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Famalam will have you laughing from the belly

Everything is fair game for the hilarious show which isn't interested in quelling 'selective' outrage
Thu, Dec 24, 2020

The British comedy sketch show Famalam might be the latest reminder that satire is only funny when you're not the butt of the joke.

Here I was almost choking from laughter, watching the third season on Showmax, blissfully unaware of the outcry (mostly in the UK) some of the skits have caused.

Maybe I was far too wrapped up in the excitement of seeing a black comedy sketch show from a broadcaster that has a history of producing quality comedy shows such as The Office, Extras, Keeping Up Appearances, Little Britain, Absolutely Fabulous and The Catherine Tate Show.

The show has been criticised by certain sections in the UK for peddling stereotypes about Jamaican people, including that Caribbean men are blessed with "healthy" sized penises – not to mention sexual appetites. Those who criticised it said it reinforced harmful stereotypes, while producers said viewers were being selective in their outrage.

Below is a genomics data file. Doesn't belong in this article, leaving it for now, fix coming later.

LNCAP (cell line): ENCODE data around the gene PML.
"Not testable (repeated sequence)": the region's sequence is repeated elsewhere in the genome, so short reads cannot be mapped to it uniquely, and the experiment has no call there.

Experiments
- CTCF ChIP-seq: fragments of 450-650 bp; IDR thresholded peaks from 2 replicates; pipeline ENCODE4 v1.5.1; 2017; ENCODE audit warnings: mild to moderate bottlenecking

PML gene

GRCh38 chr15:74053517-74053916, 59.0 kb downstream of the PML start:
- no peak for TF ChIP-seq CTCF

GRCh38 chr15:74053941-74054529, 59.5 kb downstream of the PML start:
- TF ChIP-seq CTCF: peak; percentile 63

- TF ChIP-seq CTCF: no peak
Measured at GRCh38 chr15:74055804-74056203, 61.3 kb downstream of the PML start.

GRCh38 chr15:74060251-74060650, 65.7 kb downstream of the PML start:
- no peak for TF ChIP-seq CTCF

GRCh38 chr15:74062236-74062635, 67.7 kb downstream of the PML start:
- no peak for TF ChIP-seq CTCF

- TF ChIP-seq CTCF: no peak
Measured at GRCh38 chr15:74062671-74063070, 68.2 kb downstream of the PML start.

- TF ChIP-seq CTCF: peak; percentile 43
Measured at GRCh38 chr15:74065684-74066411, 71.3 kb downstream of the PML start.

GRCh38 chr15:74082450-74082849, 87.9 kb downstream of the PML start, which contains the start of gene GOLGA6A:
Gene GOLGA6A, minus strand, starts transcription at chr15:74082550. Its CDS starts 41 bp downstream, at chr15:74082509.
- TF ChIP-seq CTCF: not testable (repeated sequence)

But if the sketch show format is cyclical, as these aforementioned shows suggest, then Famalam is one of the It shows out of the UK right now.

We go from "crime lords" facing off in a warehouse filled with expensive and in-demand organic avocados ("Listen to me, puta. I have a business to run and I'm gonna need something to put on my sourdough toast. Therefore, I'm going to have to take the avocados"); to Jason bringing along his boyfriend, Patrick to meet his Nigerian aunties and being kicked out – not for coming out as gay, but for declaring that he has turned to veganism ("You bastards! Out of my house! The devil has taken his soul and turned him into a vegan. What am I supposed to do with all of that assorted meat?").

There's a cooking show scene, where Sue and Oluwafemi try to prepare "white people chicken". The first thing to do, says Sue, is to "take out herbs and spices and pop them in the cupboard", because as Oluwafemi says, "we won't be needing those".

There's Idris Elba (not the real one) who walks into a coffee shop and insists he is hired as a barista – the same man who walks into a cancer research centre and promises he knows how to find a cure. He even breaks into a rap over a trap beat to put doubters in their place.

I'm sorry, but I had a good laugh!